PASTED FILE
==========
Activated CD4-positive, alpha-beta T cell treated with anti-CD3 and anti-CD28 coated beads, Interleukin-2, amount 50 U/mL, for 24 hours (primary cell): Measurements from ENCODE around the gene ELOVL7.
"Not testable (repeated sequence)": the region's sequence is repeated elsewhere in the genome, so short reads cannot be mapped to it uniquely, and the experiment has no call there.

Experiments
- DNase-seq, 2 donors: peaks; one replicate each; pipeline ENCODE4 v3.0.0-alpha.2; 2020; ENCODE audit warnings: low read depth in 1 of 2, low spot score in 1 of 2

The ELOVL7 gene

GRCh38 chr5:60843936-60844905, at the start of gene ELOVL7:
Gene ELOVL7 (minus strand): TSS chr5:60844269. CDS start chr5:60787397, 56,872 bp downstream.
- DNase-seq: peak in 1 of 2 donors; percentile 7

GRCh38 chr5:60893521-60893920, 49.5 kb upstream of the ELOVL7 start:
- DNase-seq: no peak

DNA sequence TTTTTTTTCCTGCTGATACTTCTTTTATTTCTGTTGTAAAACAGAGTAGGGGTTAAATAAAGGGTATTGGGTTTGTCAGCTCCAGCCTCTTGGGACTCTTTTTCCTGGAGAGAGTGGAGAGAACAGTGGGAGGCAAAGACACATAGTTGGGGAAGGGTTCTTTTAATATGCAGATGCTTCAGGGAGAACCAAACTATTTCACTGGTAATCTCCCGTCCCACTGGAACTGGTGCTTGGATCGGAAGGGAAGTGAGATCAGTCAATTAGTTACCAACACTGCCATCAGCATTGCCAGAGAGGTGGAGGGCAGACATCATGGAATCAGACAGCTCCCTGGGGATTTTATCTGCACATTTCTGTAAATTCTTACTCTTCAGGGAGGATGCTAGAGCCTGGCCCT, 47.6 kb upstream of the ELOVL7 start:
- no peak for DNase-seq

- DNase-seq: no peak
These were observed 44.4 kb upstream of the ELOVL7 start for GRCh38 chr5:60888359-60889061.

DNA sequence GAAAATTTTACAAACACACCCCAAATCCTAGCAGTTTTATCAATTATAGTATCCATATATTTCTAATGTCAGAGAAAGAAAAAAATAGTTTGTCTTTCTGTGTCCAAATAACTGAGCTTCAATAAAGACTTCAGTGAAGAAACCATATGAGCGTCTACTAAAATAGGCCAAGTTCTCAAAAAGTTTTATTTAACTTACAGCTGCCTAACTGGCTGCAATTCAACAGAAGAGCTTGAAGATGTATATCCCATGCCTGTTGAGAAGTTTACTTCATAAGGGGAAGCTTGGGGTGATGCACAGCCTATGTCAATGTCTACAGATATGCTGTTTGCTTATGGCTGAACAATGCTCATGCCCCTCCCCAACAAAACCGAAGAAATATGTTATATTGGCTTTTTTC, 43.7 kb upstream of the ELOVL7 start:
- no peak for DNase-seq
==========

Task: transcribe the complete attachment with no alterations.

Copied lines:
Activated CD4-positive, alpha-beta T cell treated with anti-CD3 and anti-CD28 coated beads, Interleukin-2, amount 50 U/mL, for 24 hours (primary cell): Measurements from ENCODE around the gene ELOVL7.
"Not testable (repeated sequence)": the region's sequence is repeated elsewhere in the genome, so short reads cannot be mapped to it uniquely, and the experiment has no call there.

Experiments
- DNase-seq, 2 donors: peaks; one replicate each; pipeline ENCODE4 v3.0.0-alpha.2; 2020; ENCODE audit warnings: low read depth in 1 of 2, low spot score in 1 of 2

The ELOVL7 gene

GRCh38 chr5:60843936-60844905, at the start of gene ELOVL7:
Gene ELOVL7 (minus strand): TSS chr5:60844269. CDS start chr5:60787397, 56,872 bp downstream.
- DNase-seq: peak in 1 of 2 donors; percentile 7

GRCh38 chr5:60893521-60893920, 49.5 kb upstream of the ELOVL7 start:
- DNase-seq: no peak

DNA sequence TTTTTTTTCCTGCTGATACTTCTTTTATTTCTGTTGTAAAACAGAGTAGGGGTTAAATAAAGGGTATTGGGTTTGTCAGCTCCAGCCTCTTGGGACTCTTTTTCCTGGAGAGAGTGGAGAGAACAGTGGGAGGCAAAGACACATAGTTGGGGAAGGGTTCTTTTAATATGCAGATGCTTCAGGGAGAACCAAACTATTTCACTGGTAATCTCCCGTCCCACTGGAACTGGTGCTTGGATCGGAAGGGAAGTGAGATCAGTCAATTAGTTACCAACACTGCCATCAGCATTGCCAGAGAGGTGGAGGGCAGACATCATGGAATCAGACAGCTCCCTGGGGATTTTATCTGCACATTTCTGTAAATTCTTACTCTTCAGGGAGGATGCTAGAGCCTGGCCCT, 47.6 kb upstream of the ELOVL7 start:
- no peak for DNase-seq

- DNase-seq: no peak
These were observed 44.4 kb upstream of the ELOVL7 start for GRCh38 chr5:60888359-60889061.

DNA sequence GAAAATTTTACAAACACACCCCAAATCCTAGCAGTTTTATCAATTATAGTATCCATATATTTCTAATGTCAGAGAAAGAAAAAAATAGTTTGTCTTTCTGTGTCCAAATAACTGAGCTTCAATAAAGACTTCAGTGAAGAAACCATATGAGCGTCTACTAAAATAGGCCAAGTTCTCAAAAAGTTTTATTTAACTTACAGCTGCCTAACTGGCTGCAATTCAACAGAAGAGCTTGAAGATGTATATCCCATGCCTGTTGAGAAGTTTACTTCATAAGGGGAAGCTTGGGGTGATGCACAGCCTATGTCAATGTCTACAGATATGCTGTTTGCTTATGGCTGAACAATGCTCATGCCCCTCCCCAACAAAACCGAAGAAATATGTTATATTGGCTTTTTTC, 43.7 kb upstream of the ELOVL7 start:
- no peak for DNase-seq